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CONDITION/DISORDER SYNONYMS

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  • Facioscapulohumeral muscular dystrophy (FSH)

  • Scapula alata

  • Serratus anterior palsy

  • Winging scapula

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ICD-9-CM CODE1

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  • 736.89 Other acquired deformity of other parts of limb

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ICD-10-CM CODE2

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  • M21.80 Other specified acquired deformities of unspecified limb

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PREFERRED PRACTICE PATTERN3

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  • 4E: Impaired Joint Mobility, Motor Function, Muscle Performance, and Range of Motion Associated with Localized Inflammation

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PATIENT PRESENTATION

Patient is a 35-year-old male immigrant farm worker who does not speak English. He had an accident at work in which he sustained fractures to the left tibia and fibula which required ORIF. Postoperatively he used a walker with a non-weight bearing gait pattern. As his weight bearing was progressed, he began to utilize one axillary crutch on the right side. He did not receive any instruction with the crutch. He began to notice symptoms in his right shoulder approximately one month later. He states that his girlfriend noticed his shoulder blade “sticking out” and he reported it to the doctor. He is complaining of weakness in the right upper extremity with overhead activities and pain in the right peri-scapular region.

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KEY FEATURES

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Description
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  • Inferior angle tilting of the scapula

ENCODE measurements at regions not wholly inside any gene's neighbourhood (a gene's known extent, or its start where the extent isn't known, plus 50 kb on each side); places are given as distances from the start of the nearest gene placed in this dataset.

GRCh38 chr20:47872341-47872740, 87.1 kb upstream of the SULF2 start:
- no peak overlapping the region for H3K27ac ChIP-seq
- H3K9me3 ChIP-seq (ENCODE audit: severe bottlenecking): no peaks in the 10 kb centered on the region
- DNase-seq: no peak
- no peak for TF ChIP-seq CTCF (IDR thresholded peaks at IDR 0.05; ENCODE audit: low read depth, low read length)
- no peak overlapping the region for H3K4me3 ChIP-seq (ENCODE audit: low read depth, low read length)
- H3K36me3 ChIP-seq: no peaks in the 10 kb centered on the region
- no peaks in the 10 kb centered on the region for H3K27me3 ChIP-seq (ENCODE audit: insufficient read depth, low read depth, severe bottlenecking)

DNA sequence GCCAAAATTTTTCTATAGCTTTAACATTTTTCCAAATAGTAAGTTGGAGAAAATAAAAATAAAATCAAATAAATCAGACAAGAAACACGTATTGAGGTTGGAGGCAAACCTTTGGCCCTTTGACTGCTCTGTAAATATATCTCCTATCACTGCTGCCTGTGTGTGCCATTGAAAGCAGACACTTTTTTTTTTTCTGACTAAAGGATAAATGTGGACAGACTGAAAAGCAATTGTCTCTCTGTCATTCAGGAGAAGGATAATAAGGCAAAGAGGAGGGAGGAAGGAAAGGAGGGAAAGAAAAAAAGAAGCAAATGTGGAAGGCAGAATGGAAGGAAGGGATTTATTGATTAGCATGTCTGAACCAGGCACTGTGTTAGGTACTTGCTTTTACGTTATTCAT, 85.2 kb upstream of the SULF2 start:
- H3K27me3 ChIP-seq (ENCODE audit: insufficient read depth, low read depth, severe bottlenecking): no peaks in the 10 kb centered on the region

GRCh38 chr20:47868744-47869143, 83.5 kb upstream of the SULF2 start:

• Instability of the scapula to the thoracic wall

  • Scapula has the greatest number of muscles attached to it than any other bone

  • Scapula dysrhythmia

  • Result of serratus anterior muscle dysfunction

  • Injury to long thoracic nerve

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Essentials of Diagnosis
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  • Often asymptomatic

  • Winging can help identify a dysfunction possibly occurring in the shoulder

  • Symptoms of pain and weakness

  • Can be a result of a brachial plexus injury

  • Parsonage–Turner syndrome (brachial neuritis) underlying

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FIGURE 157-1

Rhomboids (C4, 5; dorsal scapular nerve). The shoulder is thrust backward against resistance. (From Waxman SG: Clinical Neuroanatomy. 26th ed. www.accessmedicine.com. Copyright © The McGraw-Hill Companies, Inc. All rights reserved.)

Graphic Jump Location
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General Considerations
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  • Loss of serratus anterior muscle

  • Weakness of trapezius strength

  • Weakness of scapular stabilizers

  • Commonly associated with presence of other orthopedic pathologies: subacromial impingement syndrome, rotator cuff pathology, labral pathology

  • Creates an abnormal scapulothoracic rhythm

  • Commonly associated with repeated overhead or overuse activities

  • Full history of symptoms, medical history screening, and differential shoulder orthopedic examination will ensure appropriate diagnosis

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Demographics
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  • Non-specific

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CLINICAL FINDINGS

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SIGNS AND SYMPTOMS

  • Pain

  • Weakness is commonly noted with functional reaching tasks

  • Scapula instability, moving away from rib cage

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FIGURE 157-2

(A) Brachial plexus and topography of the axillary artery. (B) Posterior division of the brachial plexus. (C) Posterior view of the shoulder joint. (Reproduced with permission from Morton DA, ...

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